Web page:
Once primarily an information network, the Internet is evolving into a creature with eyes, ears and arms as sensors and actuators are added. Common security threats haunting our information systems today will inevitably migrate to networked systems controlling physical processes. German computer scientists explored the risk of automated buildings and even entire smart cities falling prey to a botnet.
In their paper Envisioning Smart Building Botnets computer scientists Steffen Wendzel, Viviane Zwanger, Michael Meier and Sebastian Szlósarczyk, all part of the Cyber Defense Research Group of Fraunhofer institute in Bonn, combine research into botnets, building automation systems and covert channel attacks to assess the potential of smart building botnets.
In common information systems a botnet or robot network consists of machines that run bot software which enables a single point of control over the nodes in the network. There are benevolent use cases but botnets are best known for their illegal variety: when systems are assimilated without their users' knowledge. The botherder can command the zombie computers to send spam, divulge information about their legitimate user, or make them unwitting participants in DDoS attacks.
Building automation systems
If building automation systems (BAS) are compromised the number of possible abuses increase. Information retrieval is still on the table only now it also includes behavioral patterns of the building's occupants. But the true novelty lies in taking control of the physical capabilities of the system like controlling automated doors and windows, lighting and climate control systems, fire alarms and so on.
Smart building botnets
Should a number of compromised BAS be assimilated into a botnet then the adversary can significantly amplify the effects of an attack. Wendzel and his colleagues write that in the case of a botnet “new scenarios arise, namely the attack of larger infrastructure distributed over many buildings, smart cities, or, theoretically, even economies or states”. Possible scenario's they describe are for instance shutting down climate control in multiple server rooms to cause the servers to overheat and crash. Or the botnet could turn on all the electric devices under its control to cause peak electricity demand. Or a huge amount of people being locked in or locked out from their buildings.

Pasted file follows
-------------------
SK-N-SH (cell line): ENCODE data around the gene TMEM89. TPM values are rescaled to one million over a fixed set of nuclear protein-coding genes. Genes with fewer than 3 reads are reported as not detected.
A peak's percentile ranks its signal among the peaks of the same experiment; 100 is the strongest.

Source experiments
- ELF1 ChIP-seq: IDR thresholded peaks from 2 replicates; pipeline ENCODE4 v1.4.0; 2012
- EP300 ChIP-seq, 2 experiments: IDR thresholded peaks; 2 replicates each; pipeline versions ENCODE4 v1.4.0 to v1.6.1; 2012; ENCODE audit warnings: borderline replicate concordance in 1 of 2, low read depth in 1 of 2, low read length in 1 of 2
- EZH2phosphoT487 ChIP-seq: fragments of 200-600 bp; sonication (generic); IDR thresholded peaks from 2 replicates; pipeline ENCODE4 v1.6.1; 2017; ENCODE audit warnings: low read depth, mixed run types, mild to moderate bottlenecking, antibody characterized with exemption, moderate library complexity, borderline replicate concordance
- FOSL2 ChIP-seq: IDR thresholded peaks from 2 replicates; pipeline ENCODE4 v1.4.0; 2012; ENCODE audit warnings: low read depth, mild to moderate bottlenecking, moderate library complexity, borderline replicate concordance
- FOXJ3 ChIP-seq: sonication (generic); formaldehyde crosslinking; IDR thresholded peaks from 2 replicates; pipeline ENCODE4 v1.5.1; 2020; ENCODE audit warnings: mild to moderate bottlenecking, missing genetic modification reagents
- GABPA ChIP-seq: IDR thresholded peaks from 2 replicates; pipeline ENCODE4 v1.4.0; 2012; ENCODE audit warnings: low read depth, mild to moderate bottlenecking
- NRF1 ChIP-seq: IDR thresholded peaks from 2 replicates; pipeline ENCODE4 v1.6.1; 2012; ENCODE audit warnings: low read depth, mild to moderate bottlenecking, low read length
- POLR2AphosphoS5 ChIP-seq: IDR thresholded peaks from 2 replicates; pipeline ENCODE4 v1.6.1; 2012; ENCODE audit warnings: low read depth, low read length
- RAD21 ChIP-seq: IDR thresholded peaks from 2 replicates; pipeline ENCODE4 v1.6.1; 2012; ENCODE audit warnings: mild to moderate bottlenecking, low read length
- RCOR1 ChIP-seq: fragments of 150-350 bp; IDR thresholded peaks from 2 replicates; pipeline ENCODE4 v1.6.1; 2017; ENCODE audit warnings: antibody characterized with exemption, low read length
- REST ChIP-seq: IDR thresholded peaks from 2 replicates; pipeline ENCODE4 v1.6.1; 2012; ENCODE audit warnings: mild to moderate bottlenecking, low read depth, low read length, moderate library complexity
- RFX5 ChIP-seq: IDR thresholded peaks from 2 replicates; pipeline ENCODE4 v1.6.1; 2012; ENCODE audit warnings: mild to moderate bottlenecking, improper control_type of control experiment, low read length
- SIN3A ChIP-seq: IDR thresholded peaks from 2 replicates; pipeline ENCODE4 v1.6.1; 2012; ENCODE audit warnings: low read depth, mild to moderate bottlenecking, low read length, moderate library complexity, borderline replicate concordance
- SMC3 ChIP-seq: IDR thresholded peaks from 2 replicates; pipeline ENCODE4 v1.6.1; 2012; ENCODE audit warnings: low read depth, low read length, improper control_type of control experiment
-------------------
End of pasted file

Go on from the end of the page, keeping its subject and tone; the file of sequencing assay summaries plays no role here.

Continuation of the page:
These are but a few of the possibilities of what one could do with command and control over a large number of so called smart environments. It is safe to conclude that a smart building botnet could create tremendous havoc.
Wendzel and his team point out that no bot software exists for smart buildings yet. However, given the wealth of opportunities it holds it is likely only a matter of time before the black hat community will try its hand at it. And, the authors warn, though there are still barriers that need to be overcome, these aren't very high.
One of these barriers is hiding the command and control communication of the botnet. Because of the specific nature of BAS which is “highly deterministic, predictable, simplistic
and conservative”, according to Wendzel & co, it is “easy to detect anomalies” in the information flow. The scientists then substantiate their claim that this is not that big a hurdle by pointing out that the botnet communication can be hidden by existing covert channel techniques. A covert channel is a communication channel that wasn't intended in the system's design but nevertheless offers a route for data transfer. Such channels can be used to stealthily transfer information even if it “violates the system's security policy”.
By pointing out the enormous harm smart building botnets can cause and the relative ease with which they can be created, Wendzel and his team hope to raise awareness for the insufficient attention given to security in smart environments.
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Once primarily an information network, the Internet is evolving into a creature with eyes, ears and arms as sensors and actuators are added. Common security threats haunting our information systems today will inevitably migrate to networked systems controlling physical processes. German computer scientists explored the risk of automated buildings and even entire smart cities falling prey to a botnet. In their paper Envisioning Smart Building Botnets computer scientists Steffen Wendzel, Viviane...